Execute this notebook: Download locally

Node representation learning with Metapath2Vec

An example of implementing the Metapath2Vec representation learning algorithm using components from the stellargraph and gensim libraries.


1. Metapath2Vec: Scalable Representation Learning for Heterogeneous Networks. Yuxiao Dong, Nitesh V. Chawla, and Ananthram Swami. ACM SIGKDD International Conference on Knowledge Discovery and Data Mining (KDD), 135–144, 2017. (link)

2. Distributed representations of words and phrases and their compositionality. T. Mikolov, I. Sutskever, K. Chen, G. S. Corrado, and J. Dean. In Advances in Neural Information Processing Systems (NIPS), pp. 3111-3119, 2013. (link)

3. Gensim: Topic modelling for humans. (link)

4. Social Computing Data Repository at ASU [http://socialcomputing.asu.edu]. R. Zafarani and H. Liu. Tempe, AZ: Arizona State University, School of Computing, Informatics and Decision Systems Engineering. 2009.

import matplotlib.pyplot as plt
from sklearn.manifold import TSNE
from sklearn.decomposition import PCA
import os
import networkx as nx
import numpy as np
import pandas as pd
from stellargraph import datasets
from IPython.display import display, HTML

%matplotlib inline

Load the dataset

(See the “Loading from Pandas” demo for details on how data can be loaded.)

dataset = datasets.BlogCatalog3()
g = dataset.load()
    "Number of nodes {} and number of edges {} in graph.".format(
        g.number_of_nodes(), g.number_of_edges()
This dataset is crawled from a social blog directory website BlogCatalog http://www.blogcatalog.com and contains the friendship network crawled and group memberships.
Number of nodes 10351 and number of edges 348459 in graph.

The Metapath2Vec algorithm

The Metapath2Vec algorithm introduced in [1] is a 2-step representation learning algorithm. The two steps are:

  1. Use uniform random walks to generate sentences from a graph. A sentence is a list of node IDs. The set of all sentences makes a corpus. The random walk is driven by a metapath that defines the node type order by which the random walker explores the graph.

  2. The corpus is then used to learn an embedding vector for each node in the graph. Each node ID is considered a unique word/token in a dictionary that has size equal to the number of nodes in the graph. The Word2Vec algorithm [2] is used for calculating the embedding vectors.

Corpus generation using random walks

The stellargraph library provides an implementation for uniform, first order, random walks as required by Metapath2Vec. The random walks have fixed maximum length and are controlled by the list of metapath schemas specified in parameter metapaths.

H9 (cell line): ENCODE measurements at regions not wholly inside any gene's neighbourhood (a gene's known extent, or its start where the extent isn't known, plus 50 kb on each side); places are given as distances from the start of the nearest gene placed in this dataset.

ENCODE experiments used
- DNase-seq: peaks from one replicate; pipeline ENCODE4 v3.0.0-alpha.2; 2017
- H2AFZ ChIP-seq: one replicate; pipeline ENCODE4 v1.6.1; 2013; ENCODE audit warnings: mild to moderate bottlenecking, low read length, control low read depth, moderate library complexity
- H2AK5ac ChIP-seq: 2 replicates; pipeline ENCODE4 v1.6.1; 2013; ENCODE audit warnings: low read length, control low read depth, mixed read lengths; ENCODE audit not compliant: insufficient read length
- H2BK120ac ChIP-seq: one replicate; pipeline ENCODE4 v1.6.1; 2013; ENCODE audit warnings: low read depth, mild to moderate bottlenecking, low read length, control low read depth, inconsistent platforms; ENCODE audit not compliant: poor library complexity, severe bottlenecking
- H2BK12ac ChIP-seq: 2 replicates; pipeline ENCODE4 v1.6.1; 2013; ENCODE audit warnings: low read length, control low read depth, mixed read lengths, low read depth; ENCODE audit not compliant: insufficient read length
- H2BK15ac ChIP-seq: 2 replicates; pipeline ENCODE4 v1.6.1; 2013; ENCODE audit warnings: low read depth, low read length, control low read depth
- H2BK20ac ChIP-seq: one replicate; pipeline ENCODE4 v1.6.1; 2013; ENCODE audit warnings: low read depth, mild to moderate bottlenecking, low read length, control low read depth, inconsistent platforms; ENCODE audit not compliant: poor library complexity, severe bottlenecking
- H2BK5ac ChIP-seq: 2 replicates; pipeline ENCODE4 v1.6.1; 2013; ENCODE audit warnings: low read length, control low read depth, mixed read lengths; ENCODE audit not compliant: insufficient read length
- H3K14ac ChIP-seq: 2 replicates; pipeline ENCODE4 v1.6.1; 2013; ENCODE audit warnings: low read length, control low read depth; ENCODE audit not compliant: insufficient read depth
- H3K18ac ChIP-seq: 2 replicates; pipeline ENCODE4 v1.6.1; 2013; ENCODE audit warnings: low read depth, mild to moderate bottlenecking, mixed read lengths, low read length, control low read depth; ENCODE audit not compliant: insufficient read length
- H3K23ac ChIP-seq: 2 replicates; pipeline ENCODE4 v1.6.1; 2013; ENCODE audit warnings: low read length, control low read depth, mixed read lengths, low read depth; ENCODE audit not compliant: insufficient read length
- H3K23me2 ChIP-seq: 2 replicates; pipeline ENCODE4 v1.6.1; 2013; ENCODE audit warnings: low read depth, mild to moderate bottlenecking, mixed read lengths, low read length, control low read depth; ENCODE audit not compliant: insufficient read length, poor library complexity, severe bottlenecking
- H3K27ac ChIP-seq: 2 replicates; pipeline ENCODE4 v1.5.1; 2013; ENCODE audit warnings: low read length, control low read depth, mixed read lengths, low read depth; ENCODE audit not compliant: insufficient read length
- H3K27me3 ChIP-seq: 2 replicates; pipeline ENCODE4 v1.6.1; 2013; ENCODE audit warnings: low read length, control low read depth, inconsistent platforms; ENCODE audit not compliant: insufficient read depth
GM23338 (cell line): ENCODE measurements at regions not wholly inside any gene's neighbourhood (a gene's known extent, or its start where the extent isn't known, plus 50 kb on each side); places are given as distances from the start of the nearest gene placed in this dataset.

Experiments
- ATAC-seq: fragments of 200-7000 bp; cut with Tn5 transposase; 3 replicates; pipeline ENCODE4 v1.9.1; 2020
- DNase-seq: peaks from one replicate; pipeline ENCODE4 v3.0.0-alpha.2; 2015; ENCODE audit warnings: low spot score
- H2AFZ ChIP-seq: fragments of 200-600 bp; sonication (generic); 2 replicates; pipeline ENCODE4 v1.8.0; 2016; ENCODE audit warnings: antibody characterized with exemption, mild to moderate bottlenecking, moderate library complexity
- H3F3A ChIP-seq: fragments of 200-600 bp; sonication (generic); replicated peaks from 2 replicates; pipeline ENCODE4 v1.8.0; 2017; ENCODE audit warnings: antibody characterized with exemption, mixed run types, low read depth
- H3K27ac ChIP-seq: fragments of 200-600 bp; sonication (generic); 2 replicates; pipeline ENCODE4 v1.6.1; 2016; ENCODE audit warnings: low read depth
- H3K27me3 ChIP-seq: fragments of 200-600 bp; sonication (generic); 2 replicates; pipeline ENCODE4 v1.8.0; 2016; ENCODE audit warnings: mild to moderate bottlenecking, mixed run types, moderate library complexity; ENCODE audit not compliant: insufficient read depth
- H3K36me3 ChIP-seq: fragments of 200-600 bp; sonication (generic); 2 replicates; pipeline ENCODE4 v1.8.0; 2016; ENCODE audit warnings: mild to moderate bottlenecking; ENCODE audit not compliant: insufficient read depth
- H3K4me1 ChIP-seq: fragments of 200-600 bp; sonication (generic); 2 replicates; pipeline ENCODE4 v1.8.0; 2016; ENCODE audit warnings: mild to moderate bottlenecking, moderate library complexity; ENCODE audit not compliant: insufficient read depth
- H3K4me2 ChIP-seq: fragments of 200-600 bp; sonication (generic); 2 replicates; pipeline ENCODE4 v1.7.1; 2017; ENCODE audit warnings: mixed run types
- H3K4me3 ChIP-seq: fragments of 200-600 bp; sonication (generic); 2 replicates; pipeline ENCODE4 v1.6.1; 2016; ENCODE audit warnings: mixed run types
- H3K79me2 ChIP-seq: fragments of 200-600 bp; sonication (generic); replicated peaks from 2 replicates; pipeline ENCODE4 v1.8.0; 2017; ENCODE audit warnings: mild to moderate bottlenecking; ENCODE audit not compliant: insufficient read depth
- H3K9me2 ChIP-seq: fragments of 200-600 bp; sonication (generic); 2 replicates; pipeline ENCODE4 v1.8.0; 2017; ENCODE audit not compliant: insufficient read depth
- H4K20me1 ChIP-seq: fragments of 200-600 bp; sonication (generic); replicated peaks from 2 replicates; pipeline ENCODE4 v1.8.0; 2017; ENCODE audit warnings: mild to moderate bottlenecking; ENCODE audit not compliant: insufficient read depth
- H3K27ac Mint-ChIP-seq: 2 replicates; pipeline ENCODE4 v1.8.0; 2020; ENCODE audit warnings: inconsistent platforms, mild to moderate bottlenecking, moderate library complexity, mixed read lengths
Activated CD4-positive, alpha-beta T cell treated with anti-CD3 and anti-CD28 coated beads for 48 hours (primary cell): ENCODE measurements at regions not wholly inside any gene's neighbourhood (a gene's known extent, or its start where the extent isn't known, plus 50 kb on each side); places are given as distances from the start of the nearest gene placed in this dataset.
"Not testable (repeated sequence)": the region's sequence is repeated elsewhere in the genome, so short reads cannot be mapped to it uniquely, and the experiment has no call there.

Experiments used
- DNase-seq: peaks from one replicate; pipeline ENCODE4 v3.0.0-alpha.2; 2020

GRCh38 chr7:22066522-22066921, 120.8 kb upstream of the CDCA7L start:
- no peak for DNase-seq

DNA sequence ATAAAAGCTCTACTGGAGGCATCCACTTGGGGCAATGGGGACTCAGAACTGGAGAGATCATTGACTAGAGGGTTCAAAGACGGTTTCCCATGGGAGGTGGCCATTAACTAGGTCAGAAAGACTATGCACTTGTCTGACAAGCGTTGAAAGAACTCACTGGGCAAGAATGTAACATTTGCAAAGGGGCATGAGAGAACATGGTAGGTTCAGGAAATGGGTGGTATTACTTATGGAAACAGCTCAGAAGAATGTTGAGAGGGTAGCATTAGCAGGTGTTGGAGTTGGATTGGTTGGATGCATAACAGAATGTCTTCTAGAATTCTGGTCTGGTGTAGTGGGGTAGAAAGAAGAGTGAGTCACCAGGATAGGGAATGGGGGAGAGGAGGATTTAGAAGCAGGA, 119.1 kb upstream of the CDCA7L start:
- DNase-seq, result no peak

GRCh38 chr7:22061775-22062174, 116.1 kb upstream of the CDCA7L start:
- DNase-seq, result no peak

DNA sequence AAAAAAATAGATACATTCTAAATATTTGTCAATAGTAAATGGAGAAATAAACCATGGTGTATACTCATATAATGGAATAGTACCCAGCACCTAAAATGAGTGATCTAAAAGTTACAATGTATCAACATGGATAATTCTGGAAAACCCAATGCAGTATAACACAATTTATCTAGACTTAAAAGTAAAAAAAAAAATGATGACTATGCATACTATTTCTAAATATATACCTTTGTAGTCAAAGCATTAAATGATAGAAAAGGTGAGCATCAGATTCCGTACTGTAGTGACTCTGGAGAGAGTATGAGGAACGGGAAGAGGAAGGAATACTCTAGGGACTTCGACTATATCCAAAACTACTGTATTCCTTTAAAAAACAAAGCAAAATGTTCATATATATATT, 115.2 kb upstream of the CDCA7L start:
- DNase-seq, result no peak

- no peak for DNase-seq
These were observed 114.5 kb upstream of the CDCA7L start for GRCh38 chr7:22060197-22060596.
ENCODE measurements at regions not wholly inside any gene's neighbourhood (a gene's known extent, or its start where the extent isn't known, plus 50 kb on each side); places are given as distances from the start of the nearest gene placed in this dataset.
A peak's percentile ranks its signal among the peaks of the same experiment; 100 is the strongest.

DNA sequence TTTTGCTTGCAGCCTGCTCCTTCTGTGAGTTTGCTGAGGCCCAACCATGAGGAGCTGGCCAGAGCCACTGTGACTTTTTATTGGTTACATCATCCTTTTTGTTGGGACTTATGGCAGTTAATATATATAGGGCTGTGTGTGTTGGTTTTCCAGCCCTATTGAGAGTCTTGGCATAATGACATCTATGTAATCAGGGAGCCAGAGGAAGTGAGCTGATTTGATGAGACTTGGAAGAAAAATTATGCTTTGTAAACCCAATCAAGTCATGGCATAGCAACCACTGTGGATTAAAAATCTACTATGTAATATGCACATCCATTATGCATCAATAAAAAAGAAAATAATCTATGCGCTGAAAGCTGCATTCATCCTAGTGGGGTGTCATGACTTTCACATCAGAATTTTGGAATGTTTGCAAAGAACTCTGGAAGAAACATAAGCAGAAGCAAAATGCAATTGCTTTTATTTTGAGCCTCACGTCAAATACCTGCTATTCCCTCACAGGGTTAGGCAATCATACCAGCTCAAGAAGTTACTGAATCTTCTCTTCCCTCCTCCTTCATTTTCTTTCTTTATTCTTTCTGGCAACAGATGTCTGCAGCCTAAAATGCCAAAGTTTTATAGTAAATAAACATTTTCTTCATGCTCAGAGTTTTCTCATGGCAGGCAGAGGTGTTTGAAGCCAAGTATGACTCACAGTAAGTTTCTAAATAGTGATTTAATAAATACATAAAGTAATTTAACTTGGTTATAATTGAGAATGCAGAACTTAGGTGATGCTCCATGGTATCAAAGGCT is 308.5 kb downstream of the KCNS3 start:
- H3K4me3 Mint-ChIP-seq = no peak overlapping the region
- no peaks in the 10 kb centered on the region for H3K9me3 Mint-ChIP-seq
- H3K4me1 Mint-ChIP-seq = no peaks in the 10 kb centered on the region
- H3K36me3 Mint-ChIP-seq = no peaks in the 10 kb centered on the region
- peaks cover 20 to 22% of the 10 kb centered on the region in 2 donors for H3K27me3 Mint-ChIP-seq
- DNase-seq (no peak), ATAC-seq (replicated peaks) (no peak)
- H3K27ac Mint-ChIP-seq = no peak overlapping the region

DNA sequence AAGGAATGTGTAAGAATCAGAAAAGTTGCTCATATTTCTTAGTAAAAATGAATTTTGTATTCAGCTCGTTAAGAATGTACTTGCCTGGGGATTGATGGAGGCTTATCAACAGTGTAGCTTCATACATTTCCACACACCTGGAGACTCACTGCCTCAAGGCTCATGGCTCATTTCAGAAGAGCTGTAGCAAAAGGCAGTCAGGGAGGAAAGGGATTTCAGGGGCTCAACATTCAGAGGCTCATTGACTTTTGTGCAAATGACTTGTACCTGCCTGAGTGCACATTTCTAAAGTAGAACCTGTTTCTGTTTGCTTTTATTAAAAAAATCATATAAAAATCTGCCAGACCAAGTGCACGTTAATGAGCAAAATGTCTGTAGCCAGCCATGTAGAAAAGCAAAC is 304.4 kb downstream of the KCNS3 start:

A metapath schema defines the type of node that the random walker is allowed to transition to from its current location. In the stellargraph implementation of metapath-driven random walks, the metapath schemas are given as a list of node types under the assumption that the input graph is not a multi-graph, i.e., two nodes are only connected by one edge type.

See [1] for a detailed description of metapath schemas and metapath-driven random walks.

For the BlogCatalog3 dataset we use the following 3 metapaths.

  • “user”, “group”, “user”

  • “user”, “group”, “user”, “user”

  • “user”, “user”

walk_length = 100  # maximum length of a random walk to use throughout this notebook

# specify the metapath schemas as a list of lists of node types.
metapaths = [
    ["user", "group", "user"],
    ["user", "group", "user", "user"],
    ["user", "user"],
from stellargraph.data import UniformRandomMetaPathWalk

# Create the random walker
rw = UniformRandomMetaPathWalk(g)

walks = rw.run(
    nodes=list(g.nodes()),  # root nodes
    length=walk_length,  # maximum length of a random walk
    n=1,  # number of random walks per root node
    metapaths=metapaths,  # the metapaths

print("Number of random walks: {}".format(len(walks)))
Number of random walks: 30936

Representation Learning using Word2Vec

We use the Word2Vec [2] implementation in the free Python library gensim [3] to learn representations for each node in the graph.

We set the dimensionality of the learned embedding vectors to 128 as in [1].

from gensim.models import Word2Vec

model = Word2Vec(walks, size=128, window=5, min_count=0, sg=1, workers=2, iter=1)
model.wv.vectors.shape  # 128-dimensional vector for each node in the graph
(10351, 128)

Visualise Node Embeddings

We retrieve the Word2Vec node embeddings that are 128-dimensional vectors and then we project them down to 2 dimensions using the t-SNE algorithm.

# Retrieve node embeddings and corresponding subjects
node_ids = model.wv.index2word  # list of node IDs
node_embeddings = (
)  # numpy.ndarray of size number of nodes times embeddings dimensionality
node_targets = [g.node_type(node_id) for node_id in node_ids]

Transform the embeddings to 2d space for visualisation

transform = TSNE  # PCA

trans = transform(n_components=2)
node_embeddings_2d = trans.fit_transform(node_embeddings)
# draw the points
label_map = {l: i for i, l in enumerate(np.unique(node_targets))}
node_colours = [label_map[target] for target in node_targets]

plt.figure(figsize=(20, 16))
plt.scatter(node_embeddings_2d[:, 0], node_embeddings_2d[:, 1], c=node_colours, alpha=0.3)
plt.title("{} visualization of node embeddings".format(transform.__name__))

Downstream task

The node embeddings calculated using Metapath2Vec can be used as feature vectors in a downstream task such as node attribute inference (e.g., inferring the gender or age attribute of ‘user’ nodes), community detection (e.g., clustering of ‘user’ nodes based on the similarity of their embedding vectors), and link prediction (e.g., prediction of friendship relation between ‘user’ nodes).

Execute this notebook: Download locally